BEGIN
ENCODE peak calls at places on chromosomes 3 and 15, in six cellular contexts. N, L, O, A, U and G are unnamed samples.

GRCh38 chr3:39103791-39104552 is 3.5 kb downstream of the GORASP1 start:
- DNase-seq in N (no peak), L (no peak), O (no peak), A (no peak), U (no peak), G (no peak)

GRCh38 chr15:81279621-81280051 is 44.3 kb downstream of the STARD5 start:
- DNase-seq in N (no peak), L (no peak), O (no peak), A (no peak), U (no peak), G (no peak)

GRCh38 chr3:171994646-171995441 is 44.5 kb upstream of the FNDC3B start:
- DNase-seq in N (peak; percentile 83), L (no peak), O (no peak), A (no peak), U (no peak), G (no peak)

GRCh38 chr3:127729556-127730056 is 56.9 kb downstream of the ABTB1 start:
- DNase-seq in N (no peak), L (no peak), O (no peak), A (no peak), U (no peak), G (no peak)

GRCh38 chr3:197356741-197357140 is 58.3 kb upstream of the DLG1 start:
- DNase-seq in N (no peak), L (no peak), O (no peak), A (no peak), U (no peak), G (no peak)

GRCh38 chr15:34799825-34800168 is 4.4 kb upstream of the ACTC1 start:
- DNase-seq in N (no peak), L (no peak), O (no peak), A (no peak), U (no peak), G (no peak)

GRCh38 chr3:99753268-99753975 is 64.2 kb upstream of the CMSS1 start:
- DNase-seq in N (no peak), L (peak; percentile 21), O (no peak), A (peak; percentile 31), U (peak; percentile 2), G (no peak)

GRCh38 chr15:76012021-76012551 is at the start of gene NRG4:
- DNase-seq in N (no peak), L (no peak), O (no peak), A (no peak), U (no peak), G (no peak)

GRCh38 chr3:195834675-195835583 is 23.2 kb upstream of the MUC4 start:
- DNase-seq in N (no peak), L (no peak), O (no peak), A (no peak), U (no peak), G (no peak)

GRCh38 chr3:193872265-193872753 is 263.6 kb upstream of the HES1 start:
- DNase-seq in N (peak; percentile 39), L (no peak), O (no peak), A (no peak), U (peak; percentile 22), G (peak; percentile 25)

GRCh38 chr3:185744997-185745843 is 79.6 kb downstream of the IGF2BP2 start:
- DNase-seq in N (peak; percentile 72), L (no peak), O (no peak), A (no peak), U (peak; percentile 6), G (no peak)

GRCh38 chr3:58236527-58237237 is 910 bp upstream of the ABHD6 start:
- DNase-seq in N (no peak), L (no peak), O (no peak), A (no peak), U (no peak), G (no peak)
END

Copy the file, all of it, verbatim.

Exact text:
ENCODE peak calls at places on chromosomes 3 and 15, in six cellular contexts. N, L, O, A, U and G are unnamed samples.

GRCh38 chr3:39103791-39104552 is 3.5 kb downstream of the GORASP1 start:
- DNase-seq in N (no peak), L (no peak), O (no peak), A (no peak), U (no peak), G (no peak)

GRCh38 chr15:81279621-81280051 is 44.3 kb downstream of the STARD5 start:
- DNase-seq in N (no peak), L (no peak), O (no peak), A (no peak), U (no peak), G (no peak)

GRCh38 chr3:171994646-171995441 is 44.5 kb upstream of the FNDC3B start:
- DNase-seq in N (peak; percentile 83), L (no peak), O (no peak), A (no peak), U (no peak), G (no peak)

GRCh38 chr3:127729556-127730056 is 56.9 kb downstream of the ABTB1 start:
- DNase-seq in N (no peak), L (no peak), O (no peak), A (no peak), U (no peak), G (no peak)

GRCh38 chr3:197356741-197357140 is 58.3 kb upstream of the DLG1 start:
- DNase-seq in N (no peak), L (no peak), O (no peak), A (no peak), U (no peak), G (no peak)

GRCh38 chr15:34799825-34800168 is 4.4 kb upstream of the ACTC1 start:
- DNase-seq in N (no peak), L (no peak), O (no peak), A (no peak), U (no peak), G (no peak)

GRCh38 chr3:99753268-99753975 is 64.2 kb upstream of the CMSS1 start:
- DNase-seq in N (no peak), L (peak; percentile 21), O (no peak), A (peak; percentile 31), U (peak; percentile 2), G (no peak)

GRCh38 chr15:76012021-76012551 is at the start of gene NRG4:
- DNase-seq in N (no peak), L (no peak), O (no peak), A (no peak), U (no peak), G (no peak)

GRCh38 chr3:195834675-195835583 is 23.2 kb upstream of the MUC4 start:
- DNase-seq in N (no peak), L (no peak), O (no peak), A (no peak), U (no peak), G (no peak)

GRCh38 chr3:193872265-193872753 is 263.6 kb upstream of the HES1 start:
- DNase-seq in N (peak; percentile 39), L (no peak), O (no peak), A (no peak), U (peak; percentile 22), G (peak; percentile 25)

GRCh38 chr3:185744997-185745843 is 79.6 kb downstream of the IGF2BP2 start:
- DNase-seq in N (peak; percentile 72), L (no peak), O (no peak), A (no peak), U (peak; percentile 6), G (no peak)

GRCh38 chr3:58236527-58237237 is 910 bp upstream of the ABHD6 start:
- DNase-seq in N (no peak), L (no peak), O (no peak), A (no peak), U (no peak), G (no peak)